It's not "Eruption" in terms of guitar mag iconicity, but "Spanish Fly" is nearly as impressive: Eddie showboating on an acoustic for once, putting the thing through its paces until the instrument itself sounds unrecognizable, deconstructed. (It was inspired by Eddie just fiddling around at producer Ted Templeman's New Year's Eve party, natch.) On Van Halen II, that leads right into the underrated fan favorite "D.O.A." -- as lean and mean a riffer as the band ever devised, and one that seems to point the way to the menacing sleaze rock that would fill arenas for the next decade.

10. "Panama" (1984, 1984)

In truth, perhaps a distillation of Roth's singular greatness more than EVH's. "When a critic accused Dave of writing about nothing more than sex, partying, and cars, Dave realized that Van Halen had actually never done a song about an automobile," reads the straight-faced note about the song's inspiration on -- as unaware or unconcerned about Diamond Dave missing the critic's point as the frontman himself no doubt was at the time. Nonetheless, Eddie's six-stringing is the Hemi engine here, burning so hot you can practically hear his fingers get singed on the harmonics.

9. "I'm the One" (Van Halen, 1978)

Speaking of songs for automobiles: ZZ Top had written most of the best driving songs of the '70s, but while that Texas trio sounded like seasoned outlaws masterfully evading the law in their rearview, Van Halen just kinda floored it and hoped for the best. "I'm the One" is the group's speediest early roadrunner, Eddie leading the way with his can't-catch-me fretwork and brother Alex never more than a step behind -- all four briefly pausing for rock's least-expected barbershop breakdown (?) before resuming kicking dust. "C'mon baby, show your love," Roth and Anthony insist in tandem, but by the time you start applauding, the band's already the next state over.

8. "Hot For Teacher" (1984, 1984)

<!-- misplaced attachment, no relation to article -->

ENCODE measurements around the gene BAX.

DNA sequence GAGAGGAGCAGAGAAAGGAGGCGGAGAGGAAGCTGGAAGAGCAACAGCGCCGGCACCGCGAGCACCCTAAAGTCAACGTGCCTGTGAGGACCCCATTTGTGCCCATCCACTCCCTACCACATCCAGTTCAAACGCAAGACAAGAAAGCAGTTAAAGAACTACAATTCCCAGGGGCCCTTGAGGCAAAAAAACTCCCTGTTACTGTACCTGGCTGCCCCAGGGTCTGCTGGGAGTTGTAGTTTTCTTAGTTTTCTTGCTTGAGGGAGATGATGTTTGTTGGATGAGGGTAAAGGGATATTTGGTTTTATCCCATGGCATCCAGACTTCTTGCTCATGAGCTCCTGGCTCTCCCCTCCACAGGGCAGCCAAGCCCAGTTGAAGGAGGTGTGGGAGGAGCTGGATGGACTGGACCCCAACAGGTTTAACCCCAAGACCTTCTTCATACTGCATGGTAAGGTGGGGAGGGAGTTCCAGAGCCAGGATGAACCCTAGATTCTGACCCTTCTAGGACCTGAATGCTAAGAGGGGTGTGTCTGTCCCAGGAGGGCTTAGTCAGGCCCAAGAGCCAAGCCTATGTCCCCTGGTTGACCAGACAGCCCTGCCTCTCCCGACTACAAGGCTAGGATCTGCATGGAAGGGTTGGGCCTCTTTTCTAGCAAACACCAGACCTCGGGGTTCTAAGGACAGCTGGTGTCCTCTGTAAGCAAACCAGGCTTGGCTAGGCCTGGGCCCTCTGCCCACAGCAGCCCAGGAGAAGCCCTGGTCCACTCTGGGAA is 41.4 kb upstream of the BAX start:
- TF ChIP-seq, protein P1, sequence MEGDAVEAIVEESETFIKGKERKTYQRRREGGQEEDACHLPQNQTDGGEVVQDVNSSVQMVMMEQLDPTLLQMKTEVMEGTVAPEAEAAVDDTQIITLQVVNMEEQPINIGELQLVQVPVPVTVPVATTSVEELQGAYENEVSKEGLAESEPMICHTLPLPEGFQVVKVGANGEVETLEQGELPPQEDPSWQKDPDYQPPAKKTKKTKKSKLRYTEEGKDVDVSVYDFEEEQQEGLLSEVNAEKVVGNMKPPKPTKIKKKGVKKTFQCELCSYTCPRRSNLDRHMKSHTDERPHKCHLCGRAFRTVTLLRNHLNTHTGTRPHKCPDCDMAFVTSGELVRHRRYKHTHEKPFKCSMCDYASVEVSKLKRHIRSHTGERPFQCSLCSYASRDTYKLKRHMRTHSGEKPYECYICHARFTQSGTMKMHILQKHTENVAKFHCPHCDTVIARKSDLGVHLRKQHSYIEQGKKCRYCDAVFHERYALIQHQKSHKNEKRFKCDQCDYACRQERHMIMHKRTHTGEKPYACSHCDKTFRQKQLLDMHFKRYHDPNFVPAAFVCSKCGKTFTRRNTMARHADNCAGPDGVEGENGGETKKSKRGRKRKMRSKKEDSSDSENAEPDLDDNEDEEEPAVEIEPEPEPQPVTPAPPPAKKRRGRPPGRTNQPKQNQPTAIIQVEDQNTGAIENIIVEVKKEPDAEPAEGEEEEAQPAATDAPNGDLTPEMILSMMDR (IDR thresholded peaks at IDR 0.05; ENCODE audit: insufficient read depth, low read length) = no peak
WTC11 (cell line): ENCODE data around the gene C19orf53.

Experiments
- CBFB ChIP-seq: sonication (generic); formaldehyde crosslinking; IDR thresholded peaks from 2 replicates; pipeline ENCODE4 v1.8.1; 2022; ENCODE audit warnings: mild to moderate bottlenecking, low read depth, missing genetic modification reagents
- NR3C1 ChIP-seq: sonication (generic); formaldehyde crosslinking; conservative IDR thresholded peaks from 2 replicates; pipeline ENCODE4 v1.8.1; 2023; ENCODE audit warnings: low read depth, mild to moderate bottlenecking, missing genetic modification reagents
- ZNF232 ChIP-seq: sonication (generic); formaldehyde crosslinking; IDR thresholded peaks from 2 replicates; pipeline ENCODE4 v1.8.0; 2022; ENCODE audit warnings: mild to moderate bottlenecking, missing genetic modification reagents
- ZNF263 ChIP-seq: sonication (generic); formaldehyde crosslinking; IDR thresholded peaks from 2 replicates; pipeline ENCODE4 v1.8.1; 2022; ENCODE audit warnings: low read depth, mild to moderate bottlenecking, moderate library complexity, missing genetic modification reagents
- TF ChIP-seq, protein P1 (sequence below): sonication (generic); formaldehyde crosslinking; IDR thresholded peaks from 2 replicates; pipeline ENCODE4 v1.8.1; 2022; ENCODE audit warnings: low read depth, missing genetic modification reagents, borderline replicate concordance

OK, now you're just showing off. "Hot For Teacher" is the sound of a band assuming they were about to become the world's biggest and guessing correctly: the Brothers Van Halen flailing away on drums and guitar like they're competing for Mom and Dad's attention in the intro, before Roth and Anthony work their tandem routine to perfection on the chorus. There's a song here, sure, but it's overwhelmed on all sides by the individual peacocking of all four members -- rightfully basking in their own majesty and soaking up the accolades, as if they were doing a coordinated dance routine at their own Vegas showcase. Which, of course, they actually did do in the song's omnipresent but unconvincingly choreographed music video; one of many able demonstrations that the band would never be in stunning lock step anywhere else as they were on record.

7. "Right Now" (For Unlawful Carnal Knowledge, 1991)

If a Chicago Bulls PA announcer named Tommy Edwards hadn't remembered about an obscure Alan Parsons Project instrumental when trying to come up with a song to soundtrack players introductions, "Right Now" probably would've gone down as the sports-rock pump-up song of the '90s. Eddie's manic piano intro has all the tension and drama you could ask for, and when the song finally kicks in, it's as satisfying as a James Worthy buzzer-beater. Also easily the most ambitious video of the Van Hagar era, though Sammy was so mad about the clip's explicit messaging distracting from his lyrics that he openly refused to cooperate during filming; it won Video of the Year at the '92 VMAs anyway.

6. "Dance the Night Away" (Van Halen II, 1979)